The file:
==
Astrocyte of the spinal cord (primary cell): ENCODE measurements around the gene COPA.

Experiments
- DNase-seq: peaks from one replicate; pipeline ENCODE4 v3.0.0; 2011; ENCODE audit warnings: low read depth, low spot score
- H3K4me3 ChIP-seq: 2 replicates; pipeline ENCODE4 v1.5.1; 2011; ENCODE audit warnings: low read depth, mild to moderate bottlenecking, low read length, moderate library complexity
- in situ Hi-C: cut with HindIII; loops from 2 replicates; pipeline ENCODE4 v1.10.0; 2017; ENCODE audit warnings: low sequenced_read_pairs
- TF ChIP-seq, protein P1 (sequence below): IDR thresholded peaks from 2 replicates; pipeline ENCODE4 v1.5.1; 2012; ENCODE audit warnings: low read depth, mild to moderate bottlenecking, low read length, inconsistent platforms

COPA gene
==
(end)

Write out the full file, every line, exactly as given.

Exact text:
Astrocyte of the spinal cord (primary cell): ENCODE measurements around the gene COPA.

Experiments
- DNase-seq: peaks from one replicate; pipeline ENCODE4 v3.0.0; 2011; ENCODE audit warnings: low read depth, low spot score
- H3K4me3 ChIP-seq: 2 replicates; pipeline ENCODE4 v1.5.1; 2011; ENCODE audit warnings: low read depth, mild to moderate bottlenecking, low read length, moderate library complexity
- in situ Hi-C: cut with HindIII; loops from 2 replicates; pipeline ENCODE4 v1.10.0; 2017; ENCODE audit warnings: low sequenced_read_pairs
- TF ChIP-seq, protein P1 (sequence below): IDR thresholded peaks from 2 replicates; pipeline ENCODE4 v1.5.1; 2012; ENCODE audit warnings: low read depth, mild to moderate bottlenecking, low read length, inconsistent platforms

COPA gene